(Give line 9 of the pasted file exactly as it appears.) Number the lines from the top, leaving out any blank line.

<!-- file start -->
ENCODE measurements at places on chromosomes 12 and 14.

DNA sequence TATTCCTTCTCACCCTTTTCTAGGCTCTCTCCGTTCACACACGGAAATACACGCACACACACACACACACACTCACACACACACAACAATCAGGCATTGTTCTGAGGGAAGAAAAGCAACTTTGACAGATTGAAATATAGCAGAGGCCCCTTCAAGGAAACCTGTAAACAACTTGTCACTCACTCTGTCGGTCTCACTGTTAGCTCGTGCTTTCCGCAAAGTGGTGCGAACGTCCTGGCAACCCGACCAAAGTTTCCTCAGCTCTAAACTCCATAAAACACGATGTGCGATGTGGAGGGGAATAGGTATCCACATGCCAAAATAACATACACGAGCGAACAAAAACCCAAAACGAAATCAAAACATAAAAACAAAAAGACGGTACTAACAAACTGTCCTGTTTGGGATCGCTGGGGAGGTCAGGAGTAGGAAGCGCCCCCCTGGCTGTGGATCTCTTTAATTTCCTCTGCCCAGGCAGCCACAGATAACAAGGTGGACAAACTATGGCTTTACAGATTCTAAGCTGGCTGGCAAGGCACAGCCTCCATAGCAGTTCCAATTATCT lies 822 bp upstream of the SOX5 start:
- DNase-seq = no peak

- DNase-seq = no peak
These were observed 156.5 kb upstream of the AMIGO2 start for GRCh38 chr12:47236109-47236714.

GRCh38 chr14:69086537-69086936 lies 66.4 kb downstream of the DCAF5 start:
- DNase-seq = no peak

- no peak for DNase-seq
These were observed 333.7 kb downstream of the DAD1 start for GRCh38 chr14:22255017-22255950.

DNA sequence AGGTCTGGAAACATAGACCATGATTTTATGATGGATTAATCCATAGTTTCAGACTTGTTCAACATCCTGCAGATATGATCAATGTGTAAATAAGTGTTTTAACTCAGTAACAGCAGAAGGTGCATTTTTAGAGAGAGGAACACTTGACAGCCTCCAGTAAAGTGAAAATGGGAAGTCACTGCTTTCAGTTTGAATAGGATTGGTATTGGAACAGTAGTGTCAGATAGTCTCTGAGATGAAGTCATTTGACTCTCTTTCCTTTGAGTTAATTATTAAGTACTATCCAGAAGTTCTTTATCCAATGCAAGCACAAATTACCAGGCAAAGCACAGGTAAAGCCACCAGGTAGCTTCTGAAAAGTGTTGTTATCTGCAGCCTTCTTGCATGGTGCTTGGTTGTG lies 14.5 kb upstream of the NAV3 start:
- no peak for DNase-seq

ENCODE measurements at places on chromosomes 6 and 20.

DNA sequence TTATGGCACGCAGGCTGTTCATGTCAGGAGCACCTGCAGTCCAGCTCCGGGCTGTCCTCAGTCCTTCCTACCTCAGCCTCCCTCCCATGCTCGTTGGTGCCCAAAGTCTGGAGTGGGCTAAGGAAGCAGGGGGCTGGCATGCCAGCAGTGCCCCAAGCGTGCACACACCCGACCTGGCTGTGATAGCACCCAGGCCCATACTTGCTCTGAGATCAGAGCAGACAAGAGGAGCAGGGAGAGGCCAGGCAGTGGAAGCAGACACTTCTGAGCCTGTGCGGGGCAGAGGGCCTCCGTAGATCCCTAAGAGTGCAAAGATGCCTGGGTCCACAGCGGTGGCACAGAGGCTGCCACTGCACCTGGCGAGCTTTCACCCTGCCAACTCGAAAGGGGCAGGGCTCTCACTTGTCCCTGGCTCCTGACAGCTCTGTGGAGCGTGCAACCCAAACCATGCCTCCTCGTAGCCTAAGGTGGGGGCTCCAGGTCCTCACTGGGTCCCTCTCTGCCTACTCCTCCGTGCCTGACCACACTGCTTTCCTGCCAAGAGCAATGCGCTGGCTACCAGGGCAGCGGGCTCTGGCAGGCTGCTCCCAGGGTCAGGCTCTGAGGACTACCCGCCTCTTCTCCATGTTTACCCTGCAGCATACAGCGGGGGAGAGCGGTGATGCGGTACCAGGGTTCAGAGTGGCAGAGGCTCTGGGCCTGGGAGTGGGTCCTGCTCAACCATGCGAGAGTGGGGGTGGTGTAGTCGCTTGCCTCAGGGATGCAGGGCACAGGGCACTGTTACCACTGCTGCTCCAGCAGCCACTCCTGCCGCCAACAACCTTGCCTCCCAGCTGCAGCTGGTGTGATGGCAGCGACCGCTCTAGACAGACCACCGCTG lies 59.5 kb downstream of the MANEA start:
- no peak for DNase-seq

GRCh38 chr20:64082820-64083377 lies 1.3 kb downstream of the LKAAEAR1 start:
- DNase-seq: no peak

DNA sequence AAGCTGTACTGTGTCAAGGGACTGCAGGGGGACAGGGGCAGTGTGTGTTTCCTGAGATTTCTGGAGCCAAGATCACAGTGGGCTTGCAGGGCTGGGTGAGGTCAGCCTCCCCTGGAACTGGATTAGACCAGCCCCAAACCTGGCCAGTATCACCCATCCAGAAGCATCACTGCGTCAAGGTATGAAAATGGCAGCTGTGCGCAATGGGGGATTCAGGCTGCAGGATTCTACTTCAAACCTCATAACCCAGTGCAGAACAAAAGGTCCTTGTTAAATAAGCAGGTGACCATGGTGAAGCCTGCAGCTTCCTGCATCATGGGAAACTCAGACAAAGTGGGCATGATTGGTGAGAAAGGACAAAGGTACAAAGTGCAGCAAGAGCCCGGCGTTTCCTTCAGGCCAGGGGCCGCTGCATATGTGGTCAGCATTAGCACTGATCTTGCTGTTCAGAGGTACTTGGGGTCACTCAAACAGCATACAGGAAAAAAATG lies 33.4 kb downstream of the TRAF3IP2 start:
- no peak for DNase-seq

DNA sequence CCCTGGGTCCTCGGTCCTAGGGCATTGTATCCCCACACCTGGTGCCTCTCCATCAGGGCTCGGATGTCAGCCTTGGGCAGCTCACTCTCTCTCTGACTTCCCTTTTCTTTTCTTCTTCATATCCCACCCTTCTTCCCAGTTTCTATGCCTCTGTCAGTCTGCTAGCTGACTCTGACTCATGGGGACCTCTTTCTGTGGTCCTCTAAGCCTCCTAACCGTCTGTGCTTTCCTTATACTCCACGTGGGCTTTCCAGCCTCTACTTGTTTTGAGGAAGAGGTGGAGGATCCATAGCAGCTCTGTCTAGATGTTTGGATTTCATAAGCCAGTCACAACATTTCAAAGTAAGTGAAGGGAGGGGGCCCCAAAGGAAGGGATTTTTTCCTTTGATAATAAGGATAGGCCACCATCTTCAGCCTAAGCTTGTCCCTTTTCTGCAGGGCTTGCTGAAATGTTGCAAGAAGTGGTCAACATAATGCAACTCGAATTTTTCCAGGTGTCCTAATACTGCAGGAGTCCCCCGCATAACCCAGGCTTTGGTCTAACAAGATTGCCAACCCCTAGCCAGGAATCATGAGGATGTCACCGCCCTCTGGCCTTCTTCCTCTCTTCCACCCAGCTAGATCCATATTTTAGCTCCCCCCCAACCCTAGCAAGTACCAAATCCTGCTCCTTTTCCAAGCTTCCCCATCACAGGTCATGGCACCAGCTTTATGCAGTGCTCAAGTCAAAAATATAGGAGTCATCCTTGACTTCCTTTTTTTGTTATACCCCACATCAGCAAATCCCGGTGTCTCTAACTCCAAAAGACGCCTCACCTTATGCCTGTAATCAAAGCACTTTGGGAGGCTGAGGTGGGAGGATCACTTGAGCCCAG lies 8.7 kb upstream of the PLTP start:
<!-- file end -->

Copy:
These were observed 333.7 kb downstream of the DAD1 start for GRCh38 chr14:22255017-22255950.